Killing remains unsolved
By Mark Maynard
In many ways, Sonny Wayne Lewis is emblematic of the daily conflict young Native American men face, trying to exist between two disparate worlds. The post-colonial pressures of money, career, and formal education come up against the traditional Native expectations of family, friends and community.
Lewis was torn between these cultures, leading to frequent interactions with a justice system that incarcerates Native people at rates more than double that of whites, and continues to fail him almost 10 years after his unsolved killing – at age 25 – mired in the bureaucracy of incoherent jurisdictions, and a lack of clear answers.
Lewis, a Paiute-Shoshone, grew up on the Reno-Sparks Indian Colony, a small slice of tribal land in the urban heart of Reno. At the time of his death, he was pursuing his GED, had taken technical courses at the local community college, and was working as an installer of high-tech solar panels.
According to Trisha Taylor, who dated Lewis on-and-off for five years, he enjoyed spending time with his young children, taking them to the park to feed ducks, or to his girlfriend’s house to play video games.
“It’s easier to prosecute this young Native man with a criminal history than it is to dig for his killer.”
“Sonny was a good kid,” said his cousin, Ruth Sampson. Lewis’s extended family started a boxing club in the backyard of a home on the colony, and he was proving himself in the ring by the age of 17.
“He was a good boxer – he took pride in that,” said Sampson.
He was also well-known by tribal and local police. His criminal history was serious: assault with a deadly weapon, gang affiliation, and several DUIs. In 2009, Lewis was represented by Patrick McGinnis, a public defender (Nevada is one of 16 states that does not have a commission overseeing and evaluating indigent defense services). Court documents reveal a struggle with alcohol abuse and poor decision-making.
“He was associating with individuals that he knew he shouldn’t,” McGinnis testified according to a 2009 court transcript. “The important thing is for Mr. Lewis to address his alcohol and/or drug problems. He clearly recognizes when he drinks alcohol he is not the same person.”
Lewis’s struggles are common.
“We currently face cultural identity loss, poverty, food insecurities, drug and alcohol abuse,” said Robin Eagle, the Reno-Sparks Indian Colony youth mentor for United National Indian Tribal Youth (UNITY), an Arizona-based nonprofit. “My greatest concern is the lack of educational influences.”
Daphne Hooper, director of Indigenous Community Relations at the University of Nevada, Reno, agrees.
“You have some families who are like ‘Go. Go get educated, go do your thing.’ And you have other families that are stuck because there might be some trauma, there might be some challenges, and so it creates this conflict of, ‘Why are you going to leave? Why are you going to leave us?’”
Lewis was paroled from his sentence in July 2009, and his term was discharged in July 2010.
The justice system saw to it that Lewis served his time and was held accountable for his actions. Ultimately, that system tragically failed him. On Jan. 27, 2013, he was shot dead in the parking lot of a WalMart just a few hundred yards from his home. His killing has remained unsolved for almost 10 years.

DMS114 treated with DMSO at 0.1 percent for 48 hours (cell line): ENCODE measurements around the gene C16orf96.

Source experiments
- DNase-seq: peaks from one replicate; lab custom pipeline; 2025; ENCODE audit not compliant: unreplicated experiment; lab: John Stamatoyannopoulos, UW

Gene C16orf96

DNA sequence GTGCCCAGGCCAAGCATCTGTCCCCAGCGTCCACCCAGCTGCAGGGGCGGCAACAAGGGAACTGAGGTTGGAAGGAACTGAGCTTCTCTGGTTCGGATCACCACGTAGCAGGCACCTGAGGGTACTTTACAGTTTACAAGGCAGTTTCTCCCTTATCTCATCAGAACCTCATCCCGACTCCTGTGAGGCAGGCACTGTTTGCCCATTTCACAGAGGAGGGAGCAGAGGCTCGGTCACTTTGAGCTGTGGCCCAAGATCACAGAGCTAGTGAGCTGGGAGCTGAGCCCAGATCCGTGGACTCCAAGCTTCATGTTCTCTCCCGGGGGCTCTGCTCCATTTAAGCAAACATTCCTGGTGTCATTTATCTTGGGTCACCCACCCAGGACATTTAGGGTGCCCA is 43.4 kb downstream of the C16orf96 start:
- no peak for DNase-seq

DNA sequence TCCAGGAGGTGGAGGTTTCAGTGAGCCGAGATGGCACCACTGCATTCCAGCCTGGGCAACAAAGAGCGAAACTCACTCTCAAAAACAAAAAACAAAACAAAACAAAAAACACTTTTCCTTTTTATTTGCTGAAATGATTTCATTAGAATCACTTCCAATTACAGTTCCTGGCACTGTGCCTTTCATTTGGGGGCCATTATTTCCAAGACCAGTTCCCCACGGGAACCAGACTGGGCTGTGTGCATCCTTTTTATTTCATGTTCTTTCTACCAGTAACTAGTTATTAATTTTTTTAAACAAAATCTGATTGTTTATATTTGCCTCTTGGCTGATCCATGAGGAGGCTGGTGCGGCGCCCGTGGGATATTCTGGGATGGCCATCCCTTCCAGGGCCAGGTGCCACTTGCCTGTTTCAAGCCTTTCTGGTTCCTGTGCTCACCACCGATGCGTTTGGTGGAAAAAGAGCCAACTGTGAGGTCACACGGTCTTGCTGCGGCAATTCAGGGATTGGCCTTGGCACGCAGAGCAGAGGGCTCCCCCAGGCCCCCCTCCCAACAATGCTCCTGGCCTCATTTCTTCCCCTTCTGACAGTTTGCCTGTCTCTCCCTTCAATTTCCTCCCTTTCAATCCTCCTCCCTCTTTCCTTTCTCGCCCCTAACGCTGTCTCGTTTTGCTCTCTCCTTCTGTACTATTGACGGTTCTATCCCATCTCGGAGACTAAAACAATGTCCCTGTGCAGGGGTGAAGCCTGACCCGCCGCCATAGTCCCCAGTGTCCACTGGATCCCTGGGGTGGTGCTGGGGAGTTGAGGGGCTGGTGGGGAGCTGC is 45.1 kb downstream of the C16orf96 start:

There were witnesses to the killing. A sketch of a potential suspect was released by the local police.
The parking lot of the WalMart, built on tribal land, is equipped with surveillance cameras. Yet after almost a decade, the local and federal justice system (killings on tribal land are investigated by the FBI and Bureau of Indian Affairs, and prosecuted at the federal level) has been unable, or unwilling, to close the case or give public updates.
The community still waits for answers, and many wonder if the killing of a young Native man with a criminal record doesn’t merit the full force and efforts of the justice system.
“He has a criminal history, and he hadn’t succeeded much in their world, and so I don’t think they think it’s worth it,” said Taylor. “They didn’t care enough about it to resolve it, or to put more effort into it, or just communicate more.
“Because it was left unresolved, all of those frustrations and all of those concerns and issues that everybody has with the system [don’t] go anywhere either.”
By late 2012, Trisha Taylor had cut off communication with Lewis. “I had kind of stopped talking to him because he had fallen into drugs.”
A week or so before his death, Taylor saw Lewis on the street while she was driving near his mom’s house.
“He’d seen me and his face lit up. He smiled and I just looked away and kept driving…I felt really bad because I knew that he wanted to talk to me.”
Not long after Lewis’s death, Taylor spoke to his mother.
“I was struggling with the last interaction where I didn’t speak with him and he clearly wanted to talk to me,” she said. “She kind of knew what he wanted to talk to me about.”
Lewis had signed up for a class to complete his GED and had excelled on a practice test. “He had made a remark to her that ‘I really wish that I could tell Trish ‘cause she’s been pushing me all this time to finish school and do something else.’”
Lewis would never get that chance.
His story is a double tragedy – a justice system that held him to account has continued to fail him and his community.
Taylor said she feels that his unsolved case is part of a larger pattern for the FBI, and the prosecution of Natives in general.
“It’s easier to prosecute this young Native man with a criminal history than it is to dig for his killer,” she said.